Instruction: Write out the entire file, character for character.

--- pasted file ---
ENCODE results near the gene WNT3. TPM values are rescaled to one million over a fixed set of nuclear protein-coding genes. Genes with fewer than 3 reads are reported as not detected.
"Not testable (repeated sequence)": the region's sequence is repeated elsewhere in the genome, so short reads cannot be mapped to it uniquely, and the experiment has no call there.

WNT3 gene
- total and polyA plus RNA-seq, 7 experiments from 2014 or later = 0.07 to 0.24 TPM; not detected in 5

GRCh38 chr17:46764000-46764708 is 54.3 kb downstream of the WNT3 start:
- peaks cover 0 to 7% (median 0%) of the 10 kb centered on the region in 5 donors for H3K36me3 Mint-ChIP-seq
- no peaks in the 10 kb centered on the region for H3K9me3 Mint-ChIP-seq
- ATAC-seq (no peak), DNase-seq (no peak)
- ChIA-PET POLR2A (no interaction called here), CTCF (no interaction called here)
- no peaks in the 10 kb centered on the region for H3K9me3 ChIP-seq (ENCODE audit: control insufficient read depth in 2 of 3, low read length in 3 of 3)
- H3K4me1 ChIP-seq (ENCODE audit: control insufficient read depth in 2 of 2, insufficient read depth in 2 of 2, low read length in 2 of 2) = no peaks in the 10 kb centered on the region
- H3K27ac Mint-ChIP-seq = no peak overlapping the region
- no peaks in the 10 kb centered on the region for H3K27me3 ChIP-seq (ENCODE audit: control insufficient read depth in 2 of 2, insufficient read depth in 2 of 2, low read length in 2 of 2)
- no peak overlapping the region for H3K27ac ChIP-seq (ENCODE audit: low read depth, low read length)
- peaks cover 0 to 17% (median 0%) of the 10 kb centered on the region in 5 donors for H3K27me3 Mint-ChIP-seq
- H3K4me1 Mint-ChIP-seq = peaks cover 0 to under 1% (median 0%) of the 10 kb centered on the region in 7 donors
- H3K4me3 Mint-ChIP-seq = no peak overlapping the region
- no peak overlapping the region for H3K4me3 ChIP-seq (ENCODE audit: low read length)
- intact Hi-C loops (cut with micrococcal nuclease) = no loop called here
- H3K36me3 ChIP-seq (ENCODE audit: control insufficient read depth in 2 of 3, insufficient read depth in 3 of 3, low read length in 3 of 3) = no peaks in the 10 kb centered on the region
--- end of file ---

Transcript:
ENCODE results near the gene WNT3. TPM values are rescaled to one million over a fixed set of nuclear protein-coding genes. Genes with fewer than 3 reads are reported as not detected.
"Not testable (repeated sequence)": the region's sequence is repeated elsewhere in the genome, so short reads cannot be mapped to it uniquely, and the experiment has no call there.

WNT3 gene
- total and polyA plus RNA-seq, 7 experiments from 2014 or later = 0.07 to 0.24 TPM; not detected in 5

GRCh38 chr17:46764000-46764708 is 54.3 kb downstream of the WNT3 start:
- peaks cover 0 to 7% (median 0%) of the 10 kb centered on the region in 5 donors for H3K36me3 Mint-ChIP-seq
- no peaks in the 10 kb centered on the region for H3K9me3 Mint-ChIP-seq
- ATAC-seq (no peak), DNase-seq (no peak)
- ChIA-PET POLR2A (no interaction called here), CTCF (no interaction called here)
- no peaks in the 10 kb centered on the region for H3K9me3 ChIP-seq (ENCODE audit: control insufficient read depth in 2 of 3, low read length in 3 of 3)
- H3K4me1 ChIP-seq (ENCODE audit: control insufficient read depth in 2 of 2, insufficient read depth in 2 of 2, low read length in 2 of 2) = no peaks in the 10 kb centered on the region
- H3K27ac Mint-ChIP-seq = no peak overlapping the region
- no peaks in the 10 kb centered on the region for H3K27me3 ChIP-seq (ENCODE audit: control insufficient read depth in 2 of 2, insufficient read depth in 2 of 2, low read length in 2 of 2)
- no peak overlapping the region for H3K27ac ChIP-seq (ENCODE audit: low read depth, low read length)
- peaks cover 0 to 17% (median 0%) of the 10 kb centered on the region in 5 donors for H3K27me3 Mint-ChIP-seq
- H3K4me1 Mint-ChIP-seq = peaks cover 0 to under 1% (median 0%) of the 10 kb centered on the region in 7 donors
- H3K4me3 Mint-ChIP-seq = no peak overlapping the region
- no peak overlapping the region for H3K4me3 ChIP-seq (ENCODE audit: low read length)
- intact Hi-C loops (cut with micrococcal nuclease) = no loop called here
- H3K36me3 ChIP-seq (ENCODE audit: control insufficient read depth in 2 of 3, insufficient read depth in 3 of 3, low read length in 3 of 3) = no peaks in the 10 kb centered on the region